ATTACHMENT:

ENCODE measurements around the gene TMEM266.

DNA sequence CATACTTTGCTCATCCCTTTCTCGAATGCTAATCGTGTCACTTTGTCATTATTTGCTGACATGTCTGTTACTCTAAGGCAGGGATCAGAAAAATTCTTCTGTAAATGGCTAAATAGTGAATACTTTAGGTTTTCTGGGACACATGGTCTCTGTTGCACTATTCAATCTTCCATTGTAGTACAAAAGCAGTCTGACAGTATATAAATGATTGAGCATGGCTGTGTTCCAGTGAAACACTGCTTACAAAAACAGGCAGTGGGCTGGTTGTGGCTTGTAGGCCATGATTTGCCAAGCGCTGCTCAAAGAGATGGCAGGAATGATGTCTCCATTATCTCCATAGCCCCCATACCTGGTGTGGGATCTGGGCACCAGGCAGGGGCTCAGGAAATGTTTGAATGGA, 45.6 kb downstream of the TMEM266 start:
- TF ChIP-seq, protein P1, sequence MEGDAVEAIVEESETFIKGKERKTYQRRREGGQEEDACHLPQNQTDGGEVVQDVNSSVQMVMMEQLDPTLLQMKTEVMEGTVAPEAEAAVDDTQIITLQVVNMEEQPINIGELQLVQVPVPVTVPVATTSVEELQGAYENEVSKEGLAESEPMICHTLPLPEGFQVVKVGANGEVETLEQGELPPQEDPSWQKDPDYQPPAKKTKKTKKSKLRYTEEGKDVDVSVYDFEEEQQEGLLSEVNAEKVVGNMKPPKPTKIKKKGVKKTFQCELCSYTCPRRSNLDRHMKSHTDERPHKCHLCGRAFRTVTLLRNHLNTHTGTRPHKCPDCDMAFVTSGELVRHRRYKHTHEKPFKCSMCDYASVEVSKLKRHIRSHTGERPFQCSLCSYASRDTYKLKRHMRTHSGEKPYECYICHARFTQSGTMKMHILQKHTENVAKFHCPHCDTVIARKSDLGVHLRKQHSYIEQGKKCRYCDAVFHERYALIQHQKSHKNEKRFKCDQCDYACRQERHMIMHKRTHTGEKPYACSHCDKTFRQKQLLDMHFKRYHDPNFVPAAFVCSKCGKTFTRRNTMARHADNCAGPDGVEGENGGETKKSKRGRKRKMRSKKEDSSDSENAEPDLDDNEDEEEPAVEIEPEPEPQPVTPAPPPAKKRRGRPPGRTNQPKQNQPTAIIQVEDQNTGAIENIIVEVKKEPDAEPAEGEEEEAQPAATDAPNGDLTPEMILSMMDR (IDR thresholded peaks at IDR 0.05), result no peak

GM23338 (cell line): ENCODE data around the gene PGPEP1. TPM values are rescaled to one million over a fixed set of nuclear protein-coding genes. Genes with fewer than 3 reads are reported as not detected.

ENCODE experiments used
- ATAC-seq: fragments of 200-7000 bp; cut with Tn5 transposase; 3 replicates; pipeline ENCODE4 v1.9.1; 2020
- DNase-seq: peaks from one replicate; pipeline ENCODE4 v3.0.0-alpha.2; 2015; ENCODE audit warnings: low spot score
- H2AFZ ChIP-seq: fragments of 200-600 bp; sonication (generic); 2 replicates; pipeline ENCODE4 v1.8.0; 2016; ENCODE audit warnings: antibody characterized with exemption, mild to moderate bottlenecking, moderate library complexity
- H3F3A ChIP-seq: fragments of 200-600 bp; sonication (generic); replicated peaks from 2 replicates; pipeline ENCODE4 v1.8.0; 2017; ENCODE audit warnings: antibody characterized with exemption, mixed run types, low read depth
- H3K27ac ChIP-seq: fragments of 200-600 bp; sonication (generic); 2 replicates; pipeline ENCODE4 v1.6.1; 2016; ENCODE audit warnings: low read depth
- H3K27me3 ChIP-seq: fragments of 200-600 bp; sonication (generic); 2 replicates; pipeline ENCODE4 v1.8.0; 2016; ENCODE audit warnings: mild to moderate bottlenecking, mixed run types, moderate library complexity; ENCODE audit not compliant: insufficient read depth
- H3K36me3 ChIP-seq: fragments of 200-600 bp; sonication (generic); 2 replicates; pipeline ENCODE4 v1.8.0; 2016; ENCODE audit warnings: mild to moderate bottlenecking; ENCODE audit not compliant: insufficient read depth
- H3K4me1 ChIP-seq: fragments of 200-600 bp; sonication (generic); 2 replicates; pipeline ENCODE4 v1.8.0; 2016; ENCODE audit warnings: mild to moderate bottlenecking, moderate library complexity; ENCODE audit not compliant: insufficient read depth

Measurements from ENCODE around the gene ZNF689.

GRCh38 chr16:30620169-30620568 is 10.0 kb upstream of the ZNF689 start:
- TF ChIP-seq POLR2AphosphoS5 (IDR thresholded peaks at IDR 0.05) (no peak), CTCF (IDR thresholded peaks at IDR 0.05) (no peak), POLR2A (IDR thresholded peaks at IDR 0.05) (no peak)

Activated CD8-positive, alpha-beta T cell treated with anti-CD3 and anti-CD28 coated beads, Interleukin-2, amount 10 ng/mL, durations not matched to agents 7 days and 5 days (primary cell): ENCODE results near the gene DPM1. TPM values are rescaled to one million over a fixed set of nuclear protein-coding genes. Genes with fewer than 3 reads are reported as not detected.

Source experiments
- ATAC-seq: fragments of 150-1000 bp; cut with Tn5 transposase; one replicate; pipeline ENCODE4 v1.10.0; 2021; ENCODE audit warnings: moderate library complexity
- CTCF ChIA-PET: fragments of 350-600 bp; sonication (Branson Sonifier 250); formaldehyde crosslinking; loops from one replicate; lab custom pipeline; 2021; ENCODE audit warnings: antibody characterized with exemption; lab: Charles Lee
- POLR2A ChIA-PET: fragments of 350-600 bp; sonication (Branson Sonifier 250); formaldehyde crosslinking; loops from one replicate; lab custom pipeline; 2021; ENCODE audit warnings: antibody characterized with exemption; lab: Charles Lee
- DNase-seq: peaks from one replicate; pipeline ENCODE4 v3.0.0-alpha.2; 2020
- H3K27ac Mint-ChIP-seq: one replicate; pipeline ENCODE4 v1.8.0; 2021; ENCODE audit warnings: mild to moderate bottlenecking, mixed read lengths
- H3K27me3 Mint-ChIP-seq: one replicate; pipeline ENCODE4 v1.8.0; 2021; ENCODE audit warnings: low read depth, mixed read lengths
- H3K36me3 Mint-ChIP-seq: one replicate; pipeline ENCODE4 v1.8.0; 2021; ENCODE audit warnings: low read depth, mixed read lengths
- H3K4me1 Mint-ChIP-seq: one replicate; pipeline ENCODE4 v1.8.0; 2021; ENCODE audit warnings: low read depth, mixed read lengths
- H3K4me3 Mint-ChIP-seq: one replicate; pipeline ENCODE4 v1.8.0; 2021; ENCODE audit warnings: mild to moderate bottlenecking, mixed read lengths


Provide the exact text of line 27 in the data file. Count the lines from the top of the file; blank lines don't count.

- H3K4me3 Mint-ChIP-seq: one replicate; pipeline ENCODE4 v1.8.0; 2021; ENCODE audit warnings: mild to moderate bottlenecking, mixed read lengths